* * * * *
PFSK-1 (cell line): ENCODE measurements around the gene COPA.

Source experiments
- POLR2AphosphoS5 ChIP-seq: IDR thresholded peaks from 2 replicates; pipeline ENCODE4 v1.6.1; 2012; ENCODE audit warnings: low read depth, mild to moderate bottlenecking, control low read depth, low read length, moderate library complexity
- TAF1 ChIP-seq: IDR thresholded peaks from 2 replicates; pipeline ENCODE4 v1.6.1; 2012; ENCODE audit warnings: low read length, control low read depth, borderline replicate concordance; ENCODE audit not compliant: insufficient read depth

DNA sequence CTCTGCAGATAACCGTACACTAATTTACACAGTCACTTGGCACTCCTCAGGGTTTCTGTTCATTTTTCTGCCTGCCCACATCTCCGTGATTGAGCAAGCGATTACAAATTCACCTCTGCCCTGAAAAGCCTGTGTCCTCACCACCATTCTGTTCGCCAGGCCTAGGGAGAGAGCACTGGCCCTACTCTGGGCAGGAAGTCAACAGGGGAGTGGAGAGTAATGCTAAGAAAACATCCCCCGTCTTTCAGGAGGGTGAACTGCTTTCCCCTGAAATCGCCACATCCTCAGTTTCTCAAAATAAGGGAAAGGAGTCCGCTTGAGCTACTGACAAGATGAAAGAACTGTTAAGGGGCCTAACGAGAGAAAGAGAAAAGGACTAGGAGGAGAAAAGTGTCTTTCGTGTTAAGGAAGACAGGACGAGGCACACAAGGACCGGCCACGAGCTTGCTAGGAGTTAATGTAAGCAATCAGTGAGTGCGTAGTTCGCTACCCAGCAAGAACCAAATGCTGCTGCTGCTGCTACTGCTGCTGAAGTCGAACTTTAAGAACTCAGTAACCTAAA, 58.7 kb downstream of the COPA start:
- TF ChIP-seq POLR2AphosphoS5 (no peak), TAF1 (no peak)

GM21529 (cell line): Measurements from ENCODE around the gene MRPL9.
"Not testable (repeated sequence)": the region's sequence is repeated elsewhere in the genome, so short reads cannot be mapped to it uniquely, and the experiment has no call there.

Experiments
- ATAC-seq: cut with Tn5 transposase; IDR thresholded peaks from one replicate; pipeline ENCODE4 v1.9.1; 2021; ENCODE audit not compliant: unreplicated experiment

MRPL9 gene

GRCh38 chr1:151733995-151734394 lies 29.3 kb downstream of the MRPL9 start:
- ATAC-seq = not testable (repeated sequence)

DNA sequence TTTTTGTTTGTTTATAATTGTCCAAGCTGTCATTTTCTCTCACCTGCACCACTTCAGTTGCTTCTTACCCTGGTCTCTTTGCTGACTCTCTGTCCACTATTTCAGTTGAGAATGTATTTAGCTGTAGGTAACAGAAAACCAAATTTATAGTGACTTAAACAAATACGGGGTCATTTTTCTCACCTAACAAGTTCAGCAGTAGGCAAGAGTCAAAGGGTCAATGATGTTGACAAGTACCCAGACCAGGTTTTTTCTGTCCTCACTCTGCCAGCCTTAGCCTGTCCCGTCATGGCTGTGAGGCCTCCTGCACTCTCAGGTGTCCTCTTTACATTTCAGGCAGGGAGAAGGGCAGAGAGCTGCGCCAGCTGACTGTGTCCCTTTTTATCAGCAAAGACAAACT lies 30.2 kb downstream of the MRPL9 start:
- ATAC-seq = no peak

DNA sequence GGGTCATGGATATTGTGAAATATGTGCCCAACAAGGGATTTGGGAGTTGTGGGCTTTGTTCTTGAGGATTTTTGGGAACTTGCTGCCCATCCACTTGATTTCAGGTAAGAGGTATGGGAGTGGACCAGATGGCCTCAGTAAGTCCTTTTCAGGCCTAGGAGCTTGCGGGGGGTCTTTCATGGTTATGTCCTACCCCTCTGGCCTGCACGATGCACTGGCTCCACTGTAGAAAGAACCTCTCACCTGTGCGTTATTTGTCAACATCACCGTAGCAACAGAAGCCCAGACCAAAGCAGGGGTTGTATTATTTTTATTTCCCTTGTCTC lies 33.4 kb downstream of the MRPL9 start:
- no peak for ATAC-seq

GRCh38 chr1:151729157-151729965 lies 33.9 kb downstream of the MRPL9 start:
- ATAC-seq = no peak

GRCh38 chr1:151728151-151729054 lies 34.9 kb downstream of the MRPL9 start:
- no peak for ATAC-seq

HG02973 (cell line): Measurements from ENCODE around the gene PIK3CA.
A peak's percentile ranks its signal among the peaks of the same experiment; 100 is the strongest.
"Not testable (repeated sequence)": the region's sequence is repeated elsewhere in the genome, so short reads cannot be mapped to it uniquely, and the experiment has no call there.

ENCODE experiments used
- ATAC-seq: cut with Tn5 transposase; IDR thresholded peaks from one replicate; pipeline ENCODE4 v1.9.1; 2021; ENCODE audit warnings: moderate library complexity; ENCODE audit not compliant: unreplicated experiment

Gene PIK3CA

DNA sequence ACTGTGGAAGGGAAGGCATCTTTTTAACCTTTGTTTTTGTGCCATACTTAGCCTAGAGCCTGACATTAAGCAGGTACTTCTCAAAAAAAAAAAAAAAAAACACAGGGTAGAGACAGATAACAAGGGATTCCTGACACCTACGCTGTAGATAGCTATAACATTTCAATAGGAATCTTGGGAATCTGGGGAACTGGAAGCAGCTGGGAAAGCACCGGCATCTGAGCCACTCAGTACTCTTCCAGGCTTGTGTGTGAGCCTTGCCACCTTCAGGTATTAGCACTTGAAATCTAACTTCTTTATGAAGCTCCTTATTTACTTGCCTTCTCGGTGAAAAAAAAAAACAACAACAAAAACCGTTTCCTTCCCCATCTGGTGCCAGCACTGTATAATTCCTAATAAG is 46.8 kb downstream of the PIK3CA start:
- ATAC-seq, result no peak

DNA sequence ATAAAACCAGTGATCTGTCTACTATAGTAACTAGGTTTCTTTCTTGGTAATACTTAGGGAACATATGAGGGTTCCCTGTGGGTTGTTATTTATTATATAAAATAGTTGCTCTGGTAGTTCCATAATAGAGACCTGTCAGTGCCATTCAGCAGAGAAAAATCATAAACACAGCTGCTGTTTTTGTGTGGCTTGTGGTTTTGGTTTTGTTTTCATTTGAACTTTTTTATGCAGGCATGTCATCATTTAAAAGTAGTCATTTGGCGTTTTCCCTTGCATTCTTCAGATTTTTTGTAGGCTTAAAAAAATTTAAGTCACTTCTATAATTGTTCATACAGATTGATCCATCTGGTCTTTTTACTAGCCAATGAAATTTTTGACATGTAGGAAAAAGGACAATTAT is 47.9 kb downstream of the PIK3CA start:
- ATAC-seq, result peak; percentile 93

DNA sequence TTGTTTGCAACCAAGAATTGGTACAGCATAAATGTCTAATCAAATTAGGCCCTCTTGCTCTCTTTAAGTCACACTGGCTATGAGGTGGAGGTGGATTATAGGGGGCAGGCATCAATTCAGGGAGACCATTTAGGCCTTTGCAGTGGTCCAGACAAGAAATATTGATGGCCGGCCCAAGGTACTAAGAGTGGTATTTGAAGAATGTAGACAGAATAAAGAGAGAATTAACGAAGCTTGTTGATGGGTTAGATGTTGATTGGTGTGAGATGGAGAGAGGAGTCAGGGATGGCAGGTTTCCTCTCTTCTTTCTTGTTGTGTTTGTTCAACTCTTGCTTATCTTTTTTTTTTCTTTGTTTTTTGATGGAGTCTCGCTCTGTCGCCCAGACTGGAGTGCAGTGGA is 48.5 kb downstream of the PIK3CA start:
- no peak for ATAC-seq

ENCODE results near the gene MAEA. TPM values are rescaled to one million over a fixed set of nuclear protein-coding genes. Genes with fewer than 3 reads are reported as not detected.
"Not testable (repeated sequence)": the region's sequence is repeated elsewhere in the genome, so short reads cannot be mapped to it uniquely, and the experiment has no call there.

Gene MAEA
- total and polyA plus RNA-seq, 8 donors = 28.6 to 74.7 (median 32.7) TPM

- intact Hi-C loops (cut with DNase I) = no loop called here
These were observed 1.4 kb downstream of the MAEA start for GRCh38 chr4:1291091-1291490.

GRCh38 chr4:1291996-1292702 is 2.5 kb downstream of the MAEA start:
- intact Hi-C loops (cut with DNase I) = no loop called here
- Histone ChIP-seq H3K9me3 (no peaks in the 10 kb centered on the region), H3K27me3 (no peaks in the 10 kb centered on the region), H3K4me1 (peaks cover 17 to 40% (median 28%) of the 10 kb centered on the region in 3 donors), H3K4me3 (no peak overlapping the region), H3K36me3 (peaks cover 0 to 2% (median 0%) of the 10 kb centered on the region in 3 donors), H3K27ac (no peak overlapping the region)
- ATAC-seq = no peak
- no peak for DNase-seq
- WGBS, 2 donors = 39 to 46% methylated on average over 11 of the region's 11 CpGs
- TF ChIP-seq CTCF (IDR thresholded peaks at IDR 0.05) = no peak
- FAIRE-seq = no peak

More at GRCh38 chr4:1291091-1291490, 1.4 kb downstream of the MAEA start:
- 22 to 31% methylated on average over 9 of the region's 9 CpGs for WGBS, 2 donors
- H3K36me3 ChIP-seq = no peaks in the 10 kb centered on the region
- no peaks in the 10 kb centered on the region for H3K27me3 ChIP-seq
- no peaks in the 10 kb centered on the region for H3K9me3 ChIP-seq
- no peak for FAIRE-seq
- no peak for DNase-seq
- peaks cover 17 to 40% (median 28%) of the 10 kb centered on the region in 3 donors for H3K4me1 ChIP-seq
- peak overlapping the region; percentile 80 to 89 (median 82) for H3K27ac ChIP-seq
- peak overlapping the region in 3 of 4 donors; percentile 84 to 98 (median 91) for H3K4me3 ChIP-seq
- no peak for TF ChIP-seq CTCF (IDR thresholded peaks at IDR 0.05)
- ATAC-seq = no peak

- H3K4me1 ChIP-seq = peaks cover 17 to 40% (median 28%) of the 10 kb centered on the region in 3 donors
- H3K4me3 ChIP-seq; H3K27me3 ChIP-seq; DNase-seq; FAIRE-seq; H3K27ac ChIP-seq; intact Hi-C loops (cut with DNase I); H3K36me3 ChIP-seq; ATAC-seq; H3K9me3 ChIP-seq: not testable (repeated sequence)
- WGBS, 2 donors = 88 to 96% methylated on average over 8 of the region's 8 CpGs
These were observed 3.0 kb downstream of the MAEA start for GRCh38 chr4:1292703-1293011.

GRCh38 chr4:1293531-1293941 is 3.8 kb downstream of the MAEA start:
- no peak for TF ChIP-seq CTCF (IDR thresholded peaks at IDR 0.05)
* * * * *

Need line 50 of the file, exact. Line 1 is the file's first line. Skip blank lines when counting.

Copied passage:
- H3K36me3 ChIP-seq = no peaks in the 10 kb centered on the region